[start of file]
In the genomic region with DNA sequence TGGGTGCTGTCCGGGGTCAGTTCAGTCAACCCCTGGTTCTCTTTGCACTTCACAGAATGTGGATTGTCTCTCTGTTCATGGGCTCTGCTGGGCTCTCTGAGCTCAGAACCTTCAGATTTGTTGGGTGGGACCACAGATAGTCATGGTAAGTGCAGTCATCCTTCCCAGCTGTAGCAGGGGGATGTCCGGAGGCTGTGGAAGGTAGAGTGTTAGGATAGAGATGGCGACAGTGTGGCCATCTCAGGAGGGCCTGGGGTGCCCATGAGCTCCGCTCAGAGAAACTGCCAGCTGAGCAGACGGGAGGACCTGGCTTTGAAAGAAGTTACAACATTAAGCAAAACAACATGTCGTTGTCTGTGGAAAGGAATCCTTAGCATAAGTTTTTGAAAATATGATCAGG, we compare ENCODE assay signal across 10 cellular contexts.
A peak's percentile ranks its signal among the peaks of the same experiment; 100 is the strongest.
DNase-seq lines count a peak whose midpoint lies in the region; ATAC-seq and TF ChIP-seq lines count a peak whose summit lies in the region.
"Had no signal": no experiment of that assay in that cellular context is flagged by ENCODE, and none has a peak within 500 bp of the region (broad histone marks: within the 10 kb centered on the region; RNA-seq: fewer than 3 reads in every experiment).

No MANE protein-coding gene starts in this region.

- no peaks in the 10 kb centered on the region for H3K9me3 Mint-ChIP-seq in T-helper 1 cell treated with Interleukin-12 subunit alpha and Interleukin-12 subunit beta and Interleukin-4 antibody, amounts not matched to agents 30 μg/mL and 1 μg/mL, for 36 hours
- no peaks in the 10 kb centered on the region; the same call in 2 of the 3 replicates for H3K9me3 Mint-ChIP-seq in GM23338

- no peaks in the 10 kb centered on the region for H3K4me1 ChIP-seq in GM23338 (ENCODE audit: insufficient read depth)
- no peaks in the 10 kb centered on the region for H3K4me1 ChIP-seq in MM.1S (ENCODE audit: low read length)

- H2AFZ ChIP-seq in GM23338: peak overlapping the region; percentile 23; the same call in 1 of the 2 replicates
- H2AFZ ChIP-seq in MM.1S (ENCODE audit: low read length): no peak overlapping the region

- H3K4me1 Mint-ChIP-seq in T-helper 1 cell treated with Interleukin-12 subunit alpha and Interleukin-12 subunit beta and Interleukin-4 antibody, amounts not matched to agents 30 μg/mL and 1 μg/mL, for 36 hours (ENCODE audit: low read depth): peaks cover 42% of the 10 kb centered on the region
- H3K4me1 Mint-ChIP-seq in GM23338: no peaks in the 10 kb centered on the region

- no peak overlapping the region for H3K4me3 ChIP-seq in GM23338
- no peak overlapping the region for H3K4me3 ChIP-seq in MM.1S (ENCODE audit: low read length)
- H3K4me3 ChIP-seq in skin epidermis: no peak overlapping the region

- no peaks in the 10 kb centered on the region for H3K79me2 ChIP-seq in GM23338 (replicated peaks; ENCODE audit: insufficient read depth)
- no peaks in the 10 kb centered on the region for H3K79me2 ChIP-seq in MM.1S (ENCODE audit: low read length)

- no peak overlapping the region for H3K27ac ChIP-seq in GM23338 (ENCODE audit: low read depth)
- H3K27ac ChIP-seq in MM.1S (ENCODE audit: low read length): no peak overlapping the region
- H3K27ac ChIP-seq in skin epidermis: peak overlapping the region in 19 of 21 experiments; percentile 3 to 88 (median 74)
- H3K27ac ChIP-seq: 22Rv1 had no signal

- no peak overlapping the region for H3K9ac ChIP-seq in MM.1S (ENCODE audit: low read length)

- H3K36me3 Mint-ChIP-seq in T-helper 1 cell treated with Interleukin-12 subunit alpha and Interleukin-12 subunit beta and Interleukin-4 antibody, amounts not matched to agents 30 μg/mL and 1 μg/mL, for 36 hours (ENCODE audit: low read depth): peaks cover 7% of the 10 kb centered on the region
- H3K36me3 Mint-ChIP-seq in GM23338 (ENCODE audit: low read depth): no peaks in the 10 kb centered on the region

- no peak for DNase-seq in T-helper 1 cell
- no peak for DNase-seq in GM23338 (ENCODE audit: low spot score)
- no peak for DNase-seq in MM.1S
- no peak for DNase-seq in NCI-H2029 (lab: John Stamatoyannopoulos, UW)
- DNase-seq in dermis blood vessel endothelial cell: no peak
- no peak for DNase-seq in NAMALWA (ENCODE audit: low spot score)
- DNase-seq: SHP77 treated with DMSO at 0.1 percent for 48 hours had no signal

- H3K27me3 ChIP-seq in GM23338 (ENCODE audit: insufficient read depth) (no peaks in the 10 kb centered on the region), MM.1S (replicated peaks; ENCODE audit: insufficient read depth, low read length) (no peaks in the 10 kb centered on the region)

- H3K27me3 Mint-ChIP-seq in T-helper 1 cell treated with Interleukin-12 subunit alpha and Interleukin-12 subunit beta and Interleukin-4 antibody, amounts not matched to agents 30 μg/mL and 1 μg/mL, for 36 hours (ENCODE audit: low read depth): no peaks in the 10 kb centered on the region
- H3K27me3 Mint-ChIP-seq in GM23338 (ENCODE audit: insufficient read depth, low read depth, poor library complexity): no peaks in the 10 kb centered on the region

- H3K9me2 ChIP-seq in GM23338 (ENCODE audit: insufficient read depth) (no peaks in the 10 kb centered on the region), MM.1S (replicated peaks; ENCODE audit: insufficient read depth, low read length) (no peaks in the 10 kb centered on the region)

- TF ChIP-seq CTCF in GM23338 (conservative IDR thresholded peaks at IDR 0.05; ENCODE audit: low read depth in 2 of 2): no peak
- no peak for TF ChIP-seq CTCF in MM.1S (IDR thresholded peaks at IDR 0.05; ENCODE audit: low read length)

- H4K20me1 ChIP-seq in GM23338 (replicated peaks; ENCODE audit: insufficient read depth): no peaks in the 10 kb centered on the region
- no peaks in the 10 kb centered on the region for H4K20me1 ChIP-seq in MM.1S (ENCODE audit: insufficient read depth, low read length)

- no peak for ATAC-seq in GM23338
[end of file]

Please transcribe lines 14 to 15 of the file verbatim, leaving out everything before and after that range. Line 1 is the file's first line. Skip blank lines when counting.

- no peak overlapping the region for H3K4me3 ChIP-seq in GM23338
- no peak overlapping the region for H3K4me3 ChIP-seq in MM.1S (ENCODE audit: low read length)